Epilepsy is a chronic brain disorder marked by recurrent and unprovoked seizures. These seizures can be classified as focal or generalized and idiopathic or secondary to another condition. Clinical presentation correlates to the classification of the epileptic disorder. Diagnosis is confirmed with EEG. While some epileptic disorders resolve over time, many require lifelong antiepileptic medication for management or, in some refractory cases, surgical procedures.

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Epilepsy is a chronic brain disorder marked by recurrent and unprovoked seizures.

  • Seizures are episodes of neurologic dysfunction caused by abnormal excitatory activities of neurons and are characterized by sudden changes in senses, perception, motor activity, or behavior. 
  • Seizures triggered by reversible or avoidable causes do not classify as epilepsy and do not require treatment with antiepileptic medications.


  • Prevalence: approximately 65 million people worldwide  
    • Lifetime prevalence in the United States: 7.6 per 1000 individuals
    • In older adults: 2%–5% in adults > 60 years of age (3–4 times higher than for younger adults)
  • Incidence: bimodal distribution with peaks in the young and old (< 1 year and > 70 years) 
    • In children: 0.5%–8% per 1000 person-years
    • New-onset epilepsy in older adults: 1–3 per 1000 person-years


Several features may be used to classify epilepsy, which is useful in considering management options. 

  • Features:
    • Seizure types
    • EEG findings: 
      • Generalized onset
      • Local or focal onset 
    • Age at onset
    • Course 
    • Associated clinical features
  • Underlying pathophysiology 
    • Idiopathic (primary):
      • Presumed to be genetic
    • Symptomatic (secondary):
      • Due to structural changes in the brain
      • Described by location of the lesion (e.g., temporal lobe epilepsy)
  • Most common epilepsy syndromes:
    • Idiopathic/generalized onset:
      • Childhood absence epilepsy
      • Juvenile absence epilepsy
      • Juvenile myoclonic epilepsy 
    • Idiopathic/focal onset: benign childhood epilepsy with centrotemporal spikes (BECTS) 
    • Symptomatic/generalized onset
      • Infantile spasms (West syndrome)
      • Lennox-Gastaut syndrome epilepsy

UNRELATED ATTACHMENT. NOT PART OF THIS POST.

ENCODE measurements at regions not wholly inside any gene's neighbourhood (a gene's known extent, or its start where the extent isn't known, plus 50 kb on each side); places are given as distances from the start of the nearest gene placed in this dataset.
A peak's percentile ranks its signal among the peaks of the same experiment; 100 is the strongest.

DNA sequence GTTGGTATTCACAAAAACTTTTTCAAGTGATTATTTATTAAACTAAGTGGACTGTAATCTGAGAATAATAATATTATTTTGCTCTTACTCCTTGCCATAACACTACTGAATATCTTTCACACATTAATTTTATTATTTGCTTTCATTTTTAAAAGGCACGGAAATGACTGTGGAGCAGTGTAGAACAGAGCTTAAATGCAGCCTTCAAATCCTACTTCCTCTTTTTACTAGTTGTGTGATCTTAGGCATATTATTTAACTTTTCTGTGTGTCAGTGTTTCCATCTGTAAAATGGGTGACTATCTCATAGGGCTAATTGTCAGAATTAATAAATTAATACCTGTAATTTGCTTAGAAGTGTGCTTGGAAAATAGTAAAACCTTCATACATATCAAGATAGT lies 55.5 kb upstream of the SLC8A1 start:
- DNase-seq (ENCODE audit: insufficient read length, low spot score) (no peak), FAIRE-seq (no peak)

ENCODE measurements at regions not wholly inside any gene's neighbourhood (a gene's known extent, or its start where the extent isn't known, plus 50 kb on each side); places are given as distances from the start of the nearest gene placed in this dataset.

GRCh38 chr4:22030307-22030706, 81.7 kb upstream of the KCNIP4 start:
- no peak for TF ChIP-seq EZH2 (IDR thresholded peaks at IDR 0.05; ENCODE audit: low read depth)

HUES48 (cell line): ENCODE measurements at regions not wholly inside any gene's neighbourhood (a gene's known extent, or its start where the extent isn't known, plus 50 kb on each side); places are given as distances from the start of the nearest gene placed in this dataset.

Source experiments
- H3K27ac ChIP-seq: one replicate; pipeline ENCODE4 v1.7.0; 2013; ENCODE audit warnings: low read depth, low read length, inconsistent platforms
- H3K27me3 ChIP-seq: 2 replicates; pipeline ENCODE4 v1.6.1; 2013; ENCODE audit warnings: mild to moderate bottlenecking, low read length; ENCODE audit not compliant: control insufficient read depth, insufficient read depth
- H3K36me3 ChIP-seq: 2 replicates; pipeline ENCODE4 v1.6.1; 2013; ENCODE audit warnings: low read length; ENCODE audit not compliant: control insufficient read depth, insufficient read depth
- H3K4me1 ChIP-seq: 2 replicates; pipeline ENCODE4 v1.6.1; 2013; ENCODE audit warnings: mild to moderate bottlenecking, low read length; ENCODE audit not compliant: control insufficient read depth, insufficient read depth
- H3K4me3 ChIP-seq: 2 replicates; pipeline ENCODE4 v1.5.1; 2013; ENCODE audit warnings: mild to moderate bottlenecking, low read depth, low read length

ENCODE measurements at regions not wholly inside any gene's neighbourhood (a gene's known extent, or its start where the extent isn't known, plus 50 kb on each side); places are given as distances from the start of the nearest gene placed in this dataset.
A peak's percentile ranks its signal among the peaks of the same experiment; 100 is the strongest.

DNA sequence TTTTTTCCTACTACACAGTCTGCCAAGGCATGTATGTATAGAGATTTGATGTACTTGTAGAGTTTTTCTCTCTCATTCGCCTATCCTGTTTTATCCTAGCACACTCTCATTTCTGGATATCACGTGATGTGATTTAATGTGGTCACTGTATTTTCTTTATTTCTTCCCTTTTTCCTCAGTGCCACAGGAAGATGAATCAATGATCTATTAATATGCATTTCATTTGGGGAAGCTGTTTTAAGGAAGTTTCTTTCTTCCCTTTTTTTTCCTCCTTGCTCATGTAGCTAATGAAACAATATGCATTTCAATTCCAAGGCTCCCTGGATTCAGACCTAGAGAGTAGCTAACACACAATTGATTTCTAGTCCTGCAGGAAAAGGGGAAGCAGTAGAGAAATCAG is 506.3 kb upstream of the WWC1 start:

• Symptomatic/focal onset: temporal lobe epilepsy

Clinical Presentation

Epilepsy syndromes relate to seizure types and are classified primarily using the clinical history; classification requires input from a family member or witness to the seizure in addition to history from the affected individual.

Focal epilepsies

  • Specific epileptogenic origin in a certain region of the brain limited to 1 hemisphere
  • Most common type of epilepsy in all age groups
  • Presents with a set of symptoms related to the region of origin
  • Can become generalized secondarily
  • Can be caused by any local structural alteration (e.g., scars due to ischemia, vessel malformations)
  • Types of focal epilepsies:
    • BECTS: 
      • Idiopathic
      • Also called rolandic epilepsy
      • Age at onset: 1–16 years (mean, 7–9 years)
      • 1-sided clonic seizure with strong salivation, especially at night
      • Often involves the face
      • Upper extremity motor activity is common
      • No altered consciousness
      • Associated with language function problems
      • Seizures stop before adolescence.
    • Temporal lobe epilepsy: 
      • Age at onset: 10–30 years (80% present before age 16)
      • Most common type of focal epilepsy
      • Seizures start with temporal lobe aura (déjà vu) and progress to altered awareness with automatisms.  
      • Causes include hippocampal sclerosis, encephalitis, head trauma, hamartomas, glial tumors, vascular and congenital malformations, and perinatal injury.
      • Most common cause of refractory focal epilepsy in adults: temporal lobe epilepsy associated with hippocampal sclerosis